Beyond the Blockbuster

A couple of weeks back, Steven Spielberg and George Lucas caught the film world’s attention by pointing to a trend within the industry.

From Spielberg:

“You’re at the point right now, where a studio would rather invest $250 million in one film for a shot at the brass ring than make a whole bunch of really interesting, deeply personal – and even maybe historical projects that may get lost in the shuffle. . . .

“There’s going to be an implosion where three or four or maybe even a half-dozen mega-budget movies are going to go crashing into the ground, and that’s going to change the paradigm.”

It’s easy for me to say I agree with him, and even easier to want to place the blame on the film studios, the book publishers, and the music companies, which all are caught in the ambulance-chasing blockbuster race. But… The audience is responsible, too.

Have you watched the Dustin Hoffman interview, about his film Tootsie, which went viral a few weeks back?

Though he doesn’t use the word “blockbuster,” he provides another example of what happens when we chase the blockbuster Marilyn Monroe, instead of supporting the just-as-interesting Norma Jean.

I asked [Columbia] if they would spend the money to do makeup tests, so that I could look like a woman. If I couldn’t look like a woman, then they would agree not to make the movie.

And they said, “What do you mean?”

I just somehow intuitively felt that unless I could walk down the streets of New York and not have – dressed as a woman – and not have people turn and ask “ who’s that guy in drag?” – or turn for any reason – you know, who’s that freak? – unless I could do that, I didn’t want to make the film. I didn’t want the audience to suspend their believability.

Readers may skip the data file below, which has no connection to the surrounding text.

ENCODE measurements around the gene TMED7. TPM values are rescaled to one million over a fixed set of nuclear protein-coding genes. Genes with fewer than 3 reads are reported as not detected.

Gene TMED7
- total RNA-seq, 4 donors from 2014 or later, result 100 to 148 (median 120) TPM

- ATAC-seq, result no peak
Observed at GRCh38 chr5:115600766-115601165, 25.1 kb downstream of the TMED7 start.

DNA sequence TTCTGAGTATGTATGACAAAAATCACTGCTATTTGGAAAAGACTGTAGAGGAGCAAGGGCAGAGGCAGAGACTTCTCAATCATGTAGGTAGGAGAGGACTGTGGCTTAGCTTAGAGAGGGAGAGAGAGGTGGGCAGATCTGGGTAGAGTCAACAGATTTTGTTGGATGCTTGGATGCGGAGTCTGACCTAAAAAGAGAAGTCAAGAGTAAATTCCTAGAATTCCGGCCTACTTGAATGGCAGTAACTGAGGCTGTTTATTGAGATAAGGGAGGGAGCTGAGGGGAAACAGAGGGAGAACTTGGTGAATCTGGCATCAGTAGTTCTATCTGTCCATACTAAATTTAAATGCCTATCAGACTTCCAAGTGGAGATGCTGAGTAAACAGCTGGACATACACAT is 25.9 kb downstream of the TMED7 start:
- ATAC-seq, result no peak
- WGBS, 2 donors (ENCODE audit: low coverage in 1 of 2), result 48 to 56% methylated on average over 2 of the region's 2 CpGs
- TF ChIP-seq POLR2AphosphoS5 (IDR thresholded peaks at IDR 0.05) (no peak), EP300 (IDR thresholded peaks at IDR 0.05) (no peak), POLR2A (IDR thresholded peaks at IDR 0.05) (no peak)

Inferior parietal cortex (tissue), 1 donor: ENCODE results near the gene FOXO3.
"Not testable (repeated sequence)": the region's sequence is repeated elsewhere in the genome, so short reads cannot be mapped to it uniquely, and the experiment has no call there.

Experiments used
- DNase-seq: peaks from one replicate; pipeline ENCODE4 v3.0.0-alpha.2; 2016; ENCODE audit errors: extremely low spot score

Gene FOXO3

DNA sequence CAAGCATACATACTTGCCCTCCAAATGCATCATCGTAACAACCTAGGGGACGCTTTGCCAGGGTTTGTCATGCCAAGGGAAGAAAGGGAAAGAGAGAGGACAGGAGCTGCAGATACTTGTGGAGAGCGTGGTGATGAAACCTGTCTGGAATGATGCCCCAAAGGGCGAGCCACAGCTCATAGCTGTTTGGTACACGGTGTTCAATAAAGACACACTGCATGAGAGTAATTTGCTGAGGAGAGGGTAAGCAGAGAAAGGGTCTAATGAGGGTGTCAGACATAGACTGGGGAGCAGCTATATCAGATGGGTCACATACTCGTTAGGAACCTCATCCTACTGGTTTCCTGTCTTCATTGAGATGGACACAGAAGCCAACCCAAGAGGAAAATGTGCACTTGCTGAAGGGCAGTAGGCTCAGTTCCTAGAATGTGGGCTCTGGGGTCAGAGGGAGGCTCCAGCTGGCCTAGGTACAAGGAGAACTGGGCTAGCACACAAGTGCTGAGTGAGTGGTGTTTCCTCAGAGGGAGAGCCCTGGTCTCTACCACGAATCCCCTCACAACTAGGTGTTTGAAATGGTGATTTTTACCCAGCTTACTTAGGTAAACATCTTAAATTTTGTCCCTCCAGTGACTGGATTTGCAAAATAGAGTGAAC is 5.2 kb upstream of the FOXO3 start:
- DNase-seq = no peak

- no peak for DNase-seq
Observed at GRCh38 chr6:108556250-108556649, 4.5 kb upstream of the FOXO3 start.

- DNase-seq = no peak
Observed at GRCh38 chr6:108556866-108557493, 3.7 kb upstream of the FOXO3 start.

When we got to that point and looked at it on screen, I was shocked that I wasn’t more attractive. And I said, “Now you have me looking like a woman – now make me a beautiful woman” – because I thought I should be beautiful. If I was going to be a woman, I wanted to be as beautiful as possible. And they said to me, “That’s as good as it gets. That’s as beautiful as we can get ya, Charlie.” And it was at that moment that I had an epiphany.

And I went home and started crying, talking to my wife, and I said, “I have to make this picture.”

And she said, “Why?”

And I said, “Because I think I’m an interesting woman” when I look at myself on screen and I know that if I met myself at a party I would never talk to that character because she doesn’t fulfill physically the demands that we’re brought up to think women have to have in order for us to ask them out.

She says, “What are you saying?”

And I said, “There’s too many interesting women I have not had the experience to know in this life because I have been brain washed” and . . . that was never a comedy for me.

Toward the end of the interview Hoffman slows, pausing to check his emotions. I kept thinking, he’s going to cry. Instead, he verbalized how much blockbusters are a part of so many of us. We want what looks good, what looks like a bestseller, a Top Ten, or a blockbuster film.

You know that old saying, Don’t judge a book by its cover? There’s a similar saying in book publishing: The cover is the most important page of a book.

The cover plays a role in our decision process. It’s the blonde hair and low-cut dresses on Marilyn, the colorful 3D image on a kids’ DVD, the attention-grabbing foiling and embossing on a book.

Something that doesn’t look good – that doesn’t look like a blockbuster should – is a harder sell. Might be just as interesting – if not more interesting – but it’s that cover, that trailer, that clip that convince us to buy instead of pass. How many film trailers have pulled you in, only to leave you walking out of the theater disappointed?